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Russia Reform Monitor - No. 1546

Moscow plays hardball with British business;
Lavrov laments "open door" for Ukraine and Georgia

Edited by Jonas Bernstein
March 28, 2008


March 26:

The Times of London reports that the British oil giant BP has been forced to suspend 148 employees seconded to TNK-BP, its Moscow-based joint venture, while the Interior Ministry has launched a criminal investigation into allegations of “large-scale tax evasion” at a former unit of TNK-BP. The employees’ suspension follows problems experienced by BP in renewing visas and a raid on TNK-BP’s Moscow headquarters that led to a junior employee being charged with industrial espionage. The Interior Ministry is investigating the alleged evasion of about one billion rubles (about $40 million) in taxes by Sidanco, the former TNK-BP oil unit that was liquidated in 2005 after its assets were merged into the parent group.

Meanwhile, the head of Russia’s environmental agency, Oleg Mitvol, has launched an inquiry into TNK-BP’s Samotlor oilfield. As the Times of London notes, Mitvol also headed the inquiry into Shell’s gas development on Sakhalin Island in eastern Siberia, which carried a threat of large fines and ultimately led to Shell’s transfer of a majority stake in the project to Gazprom.

Visiting Egyptian President Hosni Mubarak has said he finds it difficult to distinguish President Vladimir Putin from Dmitry Medvedev. “When I was heading into a meeting with Mr. Medvedev in the Kremlin and at the same time watched you on television, I was at a loss over who’s who,” Mubarak said at the start of talks with Putin at his residence outside Moscow. “In this respect, there’s little difference between you two,” he said. The Moscow Times reports that “the smile vanished from Putin’s face, and several reporters laughed.” According to the English-language newspaper, the political faux pas “cast a brief shadow” over Mubarak’s two-day visit, which ended with an agreement for Russian companies to bid for contracts to build nuclear power plants in Egypt.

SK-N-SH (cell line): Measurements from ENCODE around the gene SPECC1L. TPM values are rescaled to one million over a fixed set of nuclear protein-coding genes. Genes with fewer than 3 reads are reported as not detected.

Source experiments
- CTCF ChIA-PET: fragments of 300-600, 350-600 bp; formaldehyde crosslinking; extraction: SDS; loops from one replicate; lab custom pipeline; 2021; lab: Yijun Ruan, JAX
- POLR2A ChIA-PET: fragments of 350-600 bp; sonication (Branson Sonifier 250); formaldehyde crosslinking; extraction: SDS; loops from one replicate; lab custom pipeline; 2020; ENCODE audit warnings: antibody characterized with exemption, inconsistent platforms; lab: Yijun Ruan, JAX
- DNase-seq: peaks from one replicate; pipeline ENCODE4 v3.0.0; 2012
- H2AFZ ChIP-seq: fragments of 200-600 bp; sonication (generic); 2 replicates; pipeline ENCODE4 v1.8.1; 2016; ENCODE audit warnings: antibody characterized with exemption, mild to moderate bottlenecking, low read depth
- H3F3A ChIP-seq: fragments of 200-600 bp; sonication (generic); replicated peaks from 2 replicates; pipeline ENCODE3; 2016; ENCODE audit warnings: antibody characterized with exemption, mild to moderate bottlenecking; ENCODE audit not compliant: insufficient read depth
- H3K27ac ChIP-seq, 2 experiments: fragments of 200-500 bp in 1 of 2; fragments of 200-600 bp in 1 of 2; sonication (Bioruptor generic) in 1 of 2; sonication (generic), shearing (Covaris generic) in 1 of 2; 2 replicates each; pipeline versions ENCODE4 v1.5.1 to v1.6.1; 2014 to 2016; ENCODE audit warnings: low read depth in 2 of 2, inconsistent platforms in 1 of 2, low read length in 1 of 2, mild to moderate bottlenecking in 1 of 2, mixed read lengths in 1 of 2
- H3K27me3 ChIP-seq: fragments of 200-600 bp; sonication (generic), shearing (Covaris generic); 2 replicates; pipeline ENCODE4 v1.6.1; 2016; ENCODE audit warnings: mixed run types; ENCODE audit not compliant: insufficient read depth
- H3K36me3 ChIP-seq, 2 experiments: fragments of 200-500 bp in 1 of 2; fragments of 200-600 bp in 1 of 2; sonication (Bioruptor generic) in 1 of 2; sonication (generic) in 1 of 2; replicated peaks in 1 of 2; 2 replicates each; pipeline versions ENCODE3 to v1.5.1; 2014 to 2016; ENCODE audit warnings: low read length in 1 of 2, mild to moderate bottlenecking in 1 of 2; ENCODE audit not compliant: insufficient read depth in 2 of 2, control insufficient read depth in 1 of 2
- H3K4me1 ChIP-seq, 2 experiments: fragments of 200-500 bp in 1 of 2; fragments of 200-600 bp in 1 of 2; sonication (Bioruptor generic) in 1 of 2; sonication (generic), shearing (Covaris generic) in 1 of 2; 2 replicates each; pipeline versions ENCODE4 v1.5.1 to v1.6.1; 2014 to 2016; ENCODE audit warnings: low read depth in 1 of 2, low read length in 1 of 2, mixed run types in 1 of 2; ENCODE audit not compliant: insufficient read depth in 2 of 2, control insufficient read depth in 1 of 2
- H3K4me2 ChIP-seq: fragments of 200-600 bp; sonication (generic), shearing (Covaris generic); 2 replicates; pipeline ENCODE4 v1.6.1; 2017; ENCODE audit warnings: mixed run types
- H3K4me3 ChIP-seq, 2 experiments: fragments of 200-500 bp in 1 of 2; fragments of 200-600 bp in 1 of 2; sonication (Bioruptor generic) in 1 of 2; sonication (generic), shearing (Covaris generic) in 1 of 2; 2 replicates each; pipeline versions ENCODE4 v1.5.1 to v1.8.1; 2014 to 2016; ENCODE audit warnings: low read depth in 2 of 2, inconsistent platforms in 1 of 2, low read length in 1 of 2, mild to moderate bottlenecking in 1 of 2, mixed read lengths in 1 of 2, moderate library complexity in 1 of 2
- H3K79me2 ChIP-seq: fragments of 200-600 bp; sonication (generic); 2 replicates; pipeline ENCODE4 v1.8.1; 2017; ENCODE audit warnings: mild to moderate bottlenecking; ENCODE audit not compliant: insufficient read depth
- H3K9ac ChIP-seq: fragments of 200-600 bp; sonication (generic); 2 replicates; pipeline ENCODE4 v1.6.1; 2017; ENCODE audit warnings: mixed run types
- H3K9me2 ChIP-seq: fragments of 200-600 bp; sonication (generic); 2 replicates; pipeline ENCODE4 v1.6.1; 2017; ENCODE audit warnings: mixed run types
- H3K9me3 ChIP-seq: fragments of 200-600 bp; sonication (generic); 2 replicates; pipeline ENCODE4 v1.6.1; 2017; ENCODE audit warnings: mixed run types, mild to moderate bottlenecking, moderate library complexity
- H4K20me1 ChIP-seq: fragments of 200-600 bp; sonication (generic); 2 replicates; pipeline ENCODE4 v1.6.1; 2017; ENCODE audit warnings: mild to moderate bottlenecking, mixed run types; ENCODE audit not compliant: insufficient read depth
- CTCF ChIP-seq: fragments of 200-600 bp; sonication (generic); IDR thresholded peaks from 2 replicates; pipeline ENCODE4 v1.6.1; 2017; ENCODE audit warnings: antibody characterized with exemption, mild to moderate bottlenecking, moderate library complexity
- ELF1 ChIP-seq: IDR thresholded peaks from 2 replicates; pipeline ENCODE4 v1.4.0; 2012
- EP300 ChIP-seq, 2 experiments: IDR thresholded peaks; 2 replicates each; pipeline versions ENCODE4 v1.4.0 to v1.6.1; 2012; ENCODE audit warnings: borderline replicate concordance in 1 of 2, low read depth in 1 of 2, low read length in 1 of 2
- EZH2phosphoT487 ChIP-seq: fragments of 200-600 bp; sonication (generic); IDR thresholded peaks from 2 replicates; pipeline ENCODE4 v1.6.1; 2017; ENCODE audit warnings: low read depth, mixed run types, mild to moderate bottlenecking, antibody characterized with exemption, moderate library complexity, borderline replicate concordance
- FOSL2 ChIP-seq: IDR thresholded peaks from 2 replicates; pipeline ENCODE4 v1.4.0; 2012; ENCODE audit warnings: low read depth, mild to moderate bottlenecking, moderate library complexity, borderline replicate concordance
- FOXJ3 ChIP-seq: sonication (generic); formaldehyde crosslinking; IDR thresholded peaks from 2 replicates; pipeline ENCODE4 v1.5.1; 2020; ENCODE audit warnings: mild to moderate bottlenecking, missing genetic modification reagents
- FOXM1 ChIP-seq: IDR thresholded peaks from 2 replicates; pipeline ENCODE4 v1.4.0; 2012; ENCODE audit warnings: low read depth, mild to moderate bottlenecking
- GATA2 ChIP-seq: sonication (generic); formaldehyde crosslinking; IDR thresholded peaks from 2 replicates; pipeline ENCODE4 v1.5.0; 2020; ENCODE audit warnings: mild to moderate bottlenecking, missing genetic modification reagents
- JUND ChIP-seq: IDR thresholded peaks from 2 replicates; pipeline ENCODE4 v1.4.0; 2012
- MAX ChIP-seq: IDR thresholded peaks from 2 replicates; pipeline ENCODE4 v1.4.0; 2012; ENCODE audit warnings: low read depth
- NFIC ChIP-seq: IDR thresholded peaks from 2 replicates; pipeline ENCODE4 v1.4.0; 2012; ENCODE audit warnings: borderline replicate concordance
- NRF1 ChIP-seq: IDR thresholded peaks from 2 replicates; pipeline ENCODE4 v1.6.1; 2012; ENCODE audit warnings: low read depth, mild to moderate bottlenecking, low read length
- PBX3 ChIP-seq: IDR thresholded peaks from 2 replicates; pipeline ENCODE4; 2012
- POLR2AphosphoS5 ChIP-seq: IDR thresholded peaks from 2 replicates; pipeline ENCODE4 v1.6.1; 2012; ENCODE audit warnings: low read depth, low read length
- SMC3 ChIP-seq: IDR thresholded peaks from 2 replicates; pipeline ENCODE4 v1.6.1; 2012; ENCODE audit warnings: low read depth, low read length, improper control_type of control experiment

March 27:

Dmitry Medvedev has said in an interview for a forthcoming biography that his impending tandem with outgoing President Vladimir Putin, who will switch to the post of prime minister, will be tested for its “durability.” “I am sure that there are some people who are going to interpret this arrangement in their own way and who will look for holes in it,” the president-elect said in the interview, extracts of which were published on his official website. “They will do what people in politics do - that is, political maneuvering. But we are sufficiently grown-up guys to handle that. We will manage.”

Veteran TV personality Vladimir Posner has said that free speech does not exist on Russian television, “and not only on television,” Gazeta.ru reports. Posner, who hosts a program on the state’s Channel One, told a Moscow roundtable that during the recent parliamentary and president elections, “there were things that were absolutely forbidden: you can’t talk about him, you can’t show this one, and that one you can’t invite.” Last year, Posner told CBS’ “60 Minutes” that Garry Kasparov, the opposition leader and former chess champion, could not appear on his program because Channel One would not allow it.


March 28:

Foreign Minister Sergei Lavrov and Kremlin spokesman Dmitry Peskov have warned that possible NATO membership for Georgia and Ukraine would have repercussions for any plans to improve Moscow’s ties with the Western military alliance, Reuters reports. Peskov said an “open door” policy towards Ukraine and Georgia “will be a sign for us that the West has made its choice in favor of unilateral actions rather than forming Trans-European institutions.” Lavrov warned Georgia against using NATO membership as a tool to regain control over its breakaway regions of Abkhazia and South Ossetia, calling it a “dangerous game.”


Related Categories: Russia; Democracy & Governance

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